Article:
Bézier curves

Introduction

Often in game development you might find yourself in a position where you need to draw or travel along a curve. Unfortunately computers tend to have difficulties working with curves unless they have an exact function. In reality the same is true for straight lines, but their functions are relatively simple and unchanging. In this article we aim to learn a bit about Bèzier curves which is one of many methods to create curve functions.

Prerequisites

  • Vector math
  • Linear interpolation
  • Algebra

Quadratic Bèzier curves

A quadratic Bèzier curve is a curve that’s created with three points. The first and the third point define the start and the end of the curve. The intermediate point tends to not lie on the curve, although it’s not impossible, rather it influences the curvature of the line. Here’s what a quadratic Bèzier might look like:

Bezier1.png

Now this might seem confusing but what we’re actually doing is lerping along the line between between p0 and p1 while simultaneously lerping along the line between p1 and p2. We’re then taking the two points created by those two lerp functions and then lerping along that value to get our point on the curve. This looks something like this:

Bezier2.gif

We can write it in code form as such:

function lerp(a, b, c)
	return a + (b - a) * c;
end;
 
function quadBezier(t, p0, p1, p2)
	local l1 = lerp(p0, p1, t);
	local l2 = lerp(p1, p2, t);
	local quad = lerp(l1, l2, t);
	return quad;
end;


This function is alright and there’s nothing wrong with it, but there’s a more formal equation that’s commonly used for quadratic Bèzier curves.

Beziereq1.png

To understand why this equation works we have to first think about how we would create a linear Bèzier curve (not really a curve now is it?). If you’re up to date on the prerequisites of the article then you already know how to do this in the form of a linear interpolation between two points!

Beziereq2.png

We already know how to do a quadratic Bezier using three linear interpolations like we did in the code above so let’s try writing that out with our linear B(t) function:

Beziereq3.png

Sure enough we’re left with the formal quadratic Bèzier curve equation!

function quadBezier(t, p0, p1, p2)
	return (1 - t)^2 * p0 + 2 * (1 - t) * t * p1 + t^2 * p2;
end;

Cubic Bèzier curves

A cubic Bèzier curve is a curve that’s created with four points. The first and the fourth point define the start and the end of the curve. The intermediates point once again just like the quadratic curve influence the curvature of the line.

Here’s what a cubic Bèzier might look like:

Bezier4.png

Once again, this might seem a little confusing to wrap your head around but it’s a very similar process to what we were doing with the quadratic Bèzier curves. What we’re actually doing is lerping along the line between between p0 and p1 while simultaneously lerping along the line between p1 and p2 while also simultaneously lerping along the line between p2 and p3. We’re then taking the two points created by those the first and second lerp functions and then lerping along that value to get yet another point which we’ll call “a”. Then we’re taking two points created by the second and third lerp functions and lerping along the line created by those two points to get a point which we’ll call “b”. Finally, we lerp between “a” and “b” to get our point along the curve.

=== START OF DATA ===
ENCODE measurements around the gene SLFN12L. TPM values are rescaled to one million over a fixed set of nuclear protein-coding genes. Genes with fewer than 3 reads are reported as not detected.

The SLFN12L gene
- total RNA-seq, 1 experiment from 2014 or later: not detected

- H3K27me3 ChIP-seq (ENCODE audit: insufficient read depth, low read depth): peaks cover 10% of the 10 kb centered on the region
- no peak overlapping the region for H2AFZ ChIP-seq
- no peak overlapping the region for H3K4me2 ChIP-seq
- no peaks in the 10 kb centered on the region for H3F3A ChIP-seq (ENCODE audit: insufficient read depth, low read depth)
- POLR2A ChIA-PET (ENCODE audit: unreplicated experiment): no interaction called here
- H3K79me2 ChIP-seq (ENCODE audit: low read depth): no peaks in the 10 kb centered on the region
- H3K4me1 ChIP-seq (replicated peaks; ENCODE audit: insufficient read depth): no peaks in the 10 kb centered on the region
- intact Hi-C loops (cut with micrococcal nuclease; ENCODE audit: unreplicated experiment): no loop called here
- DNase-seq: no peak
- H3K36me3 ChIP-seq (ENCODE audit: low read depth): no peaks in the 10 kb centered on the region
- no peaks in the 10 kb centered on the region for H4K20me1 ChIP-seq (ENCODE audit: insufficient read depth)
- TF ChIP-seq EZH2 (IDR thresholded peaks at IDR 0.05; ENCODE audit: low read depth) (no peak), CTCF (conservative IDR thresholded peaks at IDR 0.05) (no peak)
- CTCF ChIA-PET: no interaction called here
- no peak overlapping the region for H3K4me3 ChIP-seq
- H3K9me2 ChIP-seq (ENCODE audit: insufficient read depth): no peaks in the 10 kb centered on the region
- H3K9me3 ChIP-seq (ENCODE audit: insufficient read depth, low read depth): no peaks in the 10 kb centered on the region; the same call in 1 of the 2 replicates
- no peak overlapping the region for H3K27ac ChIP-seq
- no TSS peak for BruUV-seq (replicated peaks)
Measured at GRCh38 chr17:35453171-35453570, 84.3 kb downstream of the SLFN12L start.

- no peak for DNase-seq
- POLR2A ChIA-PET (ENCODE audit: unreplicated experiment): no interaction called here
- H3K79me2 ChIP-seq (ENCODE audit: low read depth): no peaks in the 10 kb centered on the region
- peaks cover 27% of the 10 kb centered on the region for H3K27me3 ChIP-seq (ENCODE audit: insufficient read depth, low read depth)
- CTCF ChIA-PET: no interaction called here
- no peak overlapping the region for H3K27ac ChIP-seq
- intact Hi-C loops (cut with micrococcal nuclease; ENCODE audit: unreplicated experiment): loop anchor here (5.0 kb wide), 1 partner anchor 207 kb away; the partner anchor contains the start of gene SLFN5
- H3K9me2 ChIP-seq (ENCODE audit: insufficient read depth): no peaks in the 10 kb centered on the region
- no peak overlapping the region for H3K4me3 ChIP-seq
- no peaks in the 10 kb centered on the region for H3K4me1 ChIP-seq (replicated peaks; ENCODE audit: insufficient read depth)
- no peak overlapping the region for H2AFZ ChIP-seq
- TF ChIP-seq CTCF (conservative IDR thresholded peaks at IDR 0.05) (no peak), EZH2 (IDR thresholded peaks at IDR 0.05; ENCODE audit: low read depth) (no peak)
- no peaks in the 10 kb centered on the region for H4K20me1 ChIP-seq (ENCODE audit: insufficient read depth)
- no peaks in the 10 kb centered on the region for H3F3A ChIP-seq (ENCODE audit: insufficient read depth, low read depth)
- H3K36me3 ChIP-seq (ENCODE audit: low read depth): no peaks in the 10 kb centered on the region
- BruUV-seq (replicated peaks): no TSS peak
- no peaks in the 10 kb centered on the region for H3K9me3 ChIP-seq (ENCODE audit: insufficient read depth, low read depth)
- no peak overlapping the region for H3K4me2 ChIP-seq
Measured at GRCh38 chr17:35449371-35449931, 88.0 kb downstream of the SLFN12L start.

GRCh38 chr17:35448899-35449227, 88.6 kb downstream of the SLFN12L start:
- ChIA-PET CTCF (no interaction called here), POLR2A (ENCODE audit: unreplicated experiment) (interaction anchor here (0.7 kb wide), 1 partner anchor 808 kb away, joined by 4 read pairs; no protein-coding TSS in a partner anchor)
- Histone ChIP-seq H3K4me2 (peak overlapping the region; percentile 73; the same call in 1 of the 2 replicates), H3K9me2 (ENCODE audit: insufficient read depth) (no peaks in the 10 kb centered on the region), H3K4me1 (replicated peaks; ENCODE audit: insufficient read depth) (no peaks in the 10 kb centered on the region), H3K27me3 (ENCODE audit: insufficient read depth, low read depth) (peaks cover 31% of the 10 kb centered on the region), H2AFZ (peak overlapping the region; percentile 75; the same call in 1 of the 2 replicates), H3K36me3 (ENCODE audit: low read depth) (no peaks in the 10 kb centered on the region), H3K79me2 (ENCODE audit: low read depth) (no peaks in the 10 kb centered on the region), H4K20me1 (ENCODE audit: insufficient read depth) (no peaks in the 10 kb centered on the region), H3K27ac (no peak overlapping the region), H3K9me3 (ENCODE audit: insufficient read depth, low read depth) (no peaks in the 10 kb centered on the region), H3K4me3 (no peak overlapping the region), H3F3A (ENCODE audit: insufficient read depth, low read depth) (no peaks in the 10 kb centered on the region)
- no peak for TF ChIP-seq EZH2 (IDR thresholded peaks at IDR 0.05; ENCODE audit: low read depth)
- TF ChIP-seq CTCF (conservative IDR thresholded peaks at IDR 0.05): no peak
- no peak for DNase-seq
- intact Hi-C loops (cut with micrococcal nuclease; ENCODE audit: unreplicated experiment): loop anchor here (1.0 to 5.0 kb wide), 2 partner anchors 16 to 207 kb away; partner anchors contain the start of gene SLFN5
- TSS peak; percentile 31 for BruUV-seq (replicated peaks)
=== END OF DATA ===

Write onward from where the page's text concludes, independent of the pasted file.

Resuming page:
Bezier5.gif

We can write this in function form:

function lerp(a, b, c)
	return a + (b - a) * c;
end;
 
function cubicBezier(t, p0, p1, p2, p3)
	local l1 = lerp(p0, p1, t);
	local l2 = lerp(p1, p2, t);
	local l3 = lerp(p2, p3, t);
	local a = lerp(l1, l2, t);
	local b = lerp(l2, l3, t);
	local cubic = lerp(a, b, t);
	return cubic;
end;


Yet again, there’s a more formal equation for a cubic Bèzier:

Beziereq4.png

In a similar sense we can pull apart the code from above to find why this equation works:

Beziereq5.png

Sure enough, we’re left with the cubic Bèzier function!

function cubicBezier(t, p0, p1, p2, p3)
	return (1 - t)^3*p0 + 3*(1 - t)^2*t*p1 + 3*(1 - t)*t^2*p2 + t^3*p3;
end;

It is possible to have Bèzier curves of higher degrees by following a similar pattern but for the purpose of this article we’ll stop here at cubic.

Arc-length parameterization

So now that we know a bit about how to calculate points along Bèzier curves let’s talk about some current issues we might face with them. To start, let’s see what happens when we try to interpolate along our curve at a fixed speed.

Bezier7.gif

-- function for drawing a 2D line between two points
function drawLine(p1, p2)
	local v = (p2 - p1);
	local f = Instance.new("Frame");
	f.Size = UDim2.new(0, v.magnitude + 1, 0, 2);
	f.Position = UDim2.new(0,(p1.x + v.x/2) - f.Size.X.Offset * 0.5, 0, (p1.y + v.y/2) - f.Size.Y.Offset * 0.5);
	f.Rotation = math.deg(math.atan2(v.y, v.x));
	f.BorderSizePixel = 0;
	f.BackgroundColor3 = Color3.new();
	return f;
end;
 
function update(p0, p1, p2, p3, canvas)
	local last;
	canvas:ClearAllChildren(); -- clear any previous drawings
	for t = 0, 1, 0.01 do -- 0 <= t <= 1
		local p = cubicBezier(t, p0, p1, p2, p3);
		if last then drawLine(last, p).Parent = canvas; end;
		last = p;
	end;
end;
 
function travelCurve(p0, p1, p2, p3, moving)
	for t = 0, 1, 0.01 do -- 0 <= t <= 1
		local p = cubicBezier(t, p0, p1, p2, p3);
		moving.Position = UDim2.new(0, p.x - mp.AbsoluteSize.x/2, 0, p.y - mp.AbsoluteSize.y/2);
		game:GetService("RunService").RenderStepped:wait();
	end;
end;


Hmm, that doesn’t look like it’s traveling at a linear rate does it? Turns out the reason for this is because by nature of a Bèzier curve doesn’t produce points that are evenly distributed. To see this let’s just draw points along the curve.

Bezier8.gif